I have been very excited by this game which I first saw at the UK Games Expo back in June, but I’ve only just managed to get my hands on a copy at Essen Spiel this October.

A weighty box, with lots of card, wood and plastic components, everything fits very nicely in the box and looks to be of high quality.

The game is a resource-gathering race for power and popularity as you build mechs and structures in your bid to conquer the land of East Europa.  Based loosely on an alternative post WWI landscape, your character and mascot seeks to gather resources and deal with challenging objectives, as well as fight off other players seeking to usurp your bid for dominance in the region.  Upon completing objectives, you place stars on an objective tracker, and once a player has placed 6 stars, the end phase begins and everyone counts up their accumulated wealth.

We had a two player game because that’s all we had available (as we’re still in Germany at the moment), and it took us three hours approximately, despite there being a precise estimate on the box of 115 minutes.

I think the first thing we took away from our first game was that there was so much to consider, that we paid little attention to planning several moves ahead or worrying about what the other player was doing.  During your turn you elect to take one of four actions: Move, Produce, Trade or Bolster, and following on from that, there is an optional follow-up action that usually involves the expenditure of resources.  This means that you are looking to gather the resources of a future action well in advance sometimes, and that can mean other players may try to attack you and force you back if they dare.

Not that we did, except right towards the end, thought we could see that in a three, four or five player game that combat was inevitable, and sometimes quite costly to both the defender and the attacker.

On your next turn, you cannot elect to perform the same action as on your previous turn, unless you choose to play as the Rusviets whose special faction ability is to be able to play the same action again the following turn.

At the start of the game it seems that most players will initially stick to their surrounding regions until they can build a mech which will allow them to traverse the rivers.  This doesn’t appear to limit the travel abilities of the Nordic faction however, who may move their workers across rivers and lakes with their ‘Swim’ faction ability.

The art is very good, with lots of oil painting renderings of mechs in fields, under darkened skies, and lots of workers on farms and in factories, and the miniatures are nicely detailed and nice to hold.  There are lots of different tokens and cards for things as well, which was confusing at first, but it made sense why factory cards are so big and combat cards are small enough to be tucked away on your power dial.

It seemed to me that the possibilities were numerous with factions and their factories being slightly different, and that pre-planned strategies could be easily foiled by the actions of others if they move in on that territory you’ve set your sights upon.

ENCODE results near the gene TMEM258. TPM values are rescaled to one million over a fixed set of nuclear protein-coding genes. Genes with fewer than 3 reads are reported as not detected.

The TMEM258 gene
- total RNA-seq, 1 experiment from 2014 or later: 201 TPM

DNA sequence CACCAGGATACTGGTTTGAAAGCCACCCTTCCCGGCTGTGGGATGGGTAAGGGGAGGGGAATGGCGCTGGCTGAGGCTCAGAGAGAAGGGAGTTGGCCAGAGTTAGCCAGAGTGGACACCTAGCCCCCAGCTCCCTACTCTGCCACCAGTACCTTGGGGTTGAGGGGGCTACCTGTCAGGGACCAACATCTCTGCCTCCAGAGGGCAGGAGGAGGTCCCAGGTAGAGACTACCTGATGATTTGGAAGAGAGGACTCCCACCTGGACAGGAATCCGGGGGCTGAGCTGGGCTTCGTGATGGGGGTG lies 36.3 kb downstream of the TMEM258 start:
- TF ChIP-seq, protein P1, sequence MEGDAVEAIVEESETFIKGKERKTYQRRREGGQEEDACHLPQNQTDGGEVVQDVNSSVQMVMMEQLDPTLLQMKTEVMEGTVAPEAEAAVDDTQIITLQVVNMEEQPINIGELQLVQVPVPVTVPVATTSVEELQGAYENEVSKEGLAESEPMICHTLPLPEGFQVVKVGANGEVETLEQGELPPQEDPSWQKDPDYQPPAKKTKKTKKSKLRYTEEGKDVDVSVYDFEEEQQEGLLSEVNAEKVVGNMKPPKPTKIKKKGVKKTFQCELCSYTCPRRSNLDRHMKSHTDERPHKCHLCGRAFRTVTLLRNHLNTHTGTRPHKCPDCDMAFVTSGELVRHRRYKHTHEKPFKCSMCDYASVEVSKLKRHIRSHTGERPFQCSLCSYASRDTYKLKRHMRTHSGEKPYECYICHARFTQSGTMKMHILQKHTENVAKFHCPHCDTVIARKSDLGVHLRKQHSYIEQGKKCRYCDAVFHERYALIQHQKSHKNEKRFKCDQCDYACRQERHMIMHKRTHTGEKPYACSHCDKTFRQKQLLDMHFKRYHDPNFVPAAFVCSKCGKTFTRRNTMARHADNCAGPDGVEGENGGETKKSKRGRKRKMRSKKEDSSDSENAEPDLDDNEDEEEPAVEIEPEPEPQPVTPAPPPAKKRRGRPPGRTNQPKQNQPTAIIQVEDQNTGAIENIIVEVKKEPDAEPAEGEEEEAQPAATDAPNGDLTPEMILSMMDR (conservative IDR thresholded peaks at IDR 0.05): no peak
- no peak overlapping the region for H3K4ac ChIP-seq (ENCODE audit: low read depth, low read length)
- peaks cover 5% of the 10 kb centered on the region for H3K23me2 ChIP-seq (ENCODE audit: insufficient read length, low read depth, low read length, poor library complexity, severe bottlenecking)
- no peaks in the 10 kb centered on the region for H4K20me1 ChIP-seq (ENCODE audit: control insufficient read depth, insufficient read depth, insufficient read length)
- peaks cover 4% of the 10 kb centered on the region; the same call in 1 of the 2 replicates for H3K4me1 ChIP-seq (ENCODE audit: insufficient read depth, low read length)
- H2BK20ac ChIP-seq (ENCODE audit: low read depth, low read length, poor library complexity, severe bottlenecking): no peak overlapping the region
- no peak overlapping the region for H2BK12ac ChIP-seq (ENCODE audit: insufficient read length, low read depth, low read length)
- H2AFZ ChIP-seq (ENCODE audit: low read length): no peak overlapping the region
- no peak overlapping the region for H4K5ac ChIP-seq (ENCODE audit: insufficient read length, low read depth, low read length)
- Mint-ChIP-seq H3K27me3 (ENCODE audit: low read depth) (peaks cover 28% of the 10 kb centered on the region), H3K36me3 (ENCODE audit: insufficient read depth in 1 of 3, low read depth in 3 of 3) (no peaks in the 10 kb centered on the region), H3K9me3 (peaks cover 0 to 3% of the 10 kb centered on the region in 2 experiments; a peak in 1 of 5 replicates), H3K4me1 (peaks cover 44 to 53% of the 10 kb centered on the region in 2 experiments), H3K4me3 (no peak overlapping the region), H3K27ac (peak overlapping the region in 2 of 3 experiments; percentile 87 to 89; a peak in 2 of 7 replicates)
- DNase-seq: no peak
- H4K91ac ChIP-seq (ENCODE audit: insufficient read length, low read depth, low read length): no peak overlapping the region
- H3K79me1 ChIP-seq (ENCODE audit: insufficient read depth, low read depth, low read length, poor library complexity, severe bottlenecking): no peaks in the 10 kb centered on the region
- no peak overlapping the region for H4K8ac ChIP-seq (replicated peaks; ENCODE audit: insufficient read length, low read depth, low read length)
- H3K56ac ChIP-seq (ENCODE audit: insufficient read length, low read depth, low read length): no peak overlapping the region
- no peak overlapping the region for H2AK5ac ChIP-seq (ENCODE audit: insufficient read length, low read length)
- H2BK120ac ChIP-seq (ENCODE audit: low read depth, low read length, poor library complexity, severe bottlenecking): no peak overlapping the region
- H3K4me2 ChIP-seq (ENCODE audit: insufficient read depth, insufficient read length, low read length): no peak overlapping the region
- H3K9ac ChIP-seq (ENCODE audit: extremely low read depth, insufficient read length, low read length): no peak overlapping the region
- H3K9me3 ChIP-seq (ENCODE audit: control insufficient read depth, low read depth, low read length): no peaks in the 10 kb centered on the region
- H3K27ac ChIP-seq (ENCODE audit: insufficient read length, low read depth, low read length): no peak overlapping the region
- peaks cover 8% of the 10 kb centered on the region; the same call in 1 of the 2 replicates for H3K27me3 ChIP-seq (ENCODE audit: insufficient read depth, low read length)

However, our game was a whitewash and Geoff easily got the lead and I was unable to catch him.  His flow of resources seemed more efficient than mine, although he confessed after the game ended that his position was tenuous and I could have given him a hard time by harrying him in combat.

All in all I think it has some potential for a few plays, although I know it will annoy some of my regular gaming group as it will frustrate them that they won’t be able to come up with a winning strategy from the outset.

Included in the game are rules for solo play, and I will give that a go in the future.

Scythe is shortly available and should retail around the £80 mark.


On first impression, there is a lot to take in on your first game, but don't be disheartened.  I think after playing through the game, you get a feeling for how you would have played better next time.  Not being able to use the same action in consecutive rounds means that you should plan ahead a little, but with the rounds being relatively quick and painless, this should not be a problem.  There is a lot to take in, but there's a lot to take in for your opponents as well, and makes for a more frantic game.  If you find the game too long, you can easily reduce the number of required stars by (let's say) two, and have a game that you've shortened by 30 minutes.

I like there are different styles of play depending on the faction you choose and the player mat you go for, and the secret objectives and structure bonus cards mean that no two games are ever going to be the same.  On the other hand all these options may put off players who feel confused the vast array of strategies to employ, or it may make the game longer for those people who wish to spend some time thinking about their next move. 

All in all though, its a great package, and you'll get a fair number of plays out of the game before you exhaust its potential, but perhaps not a game to end the night on, unless you're happy to go with the flow and see what happens.

- GRG Steve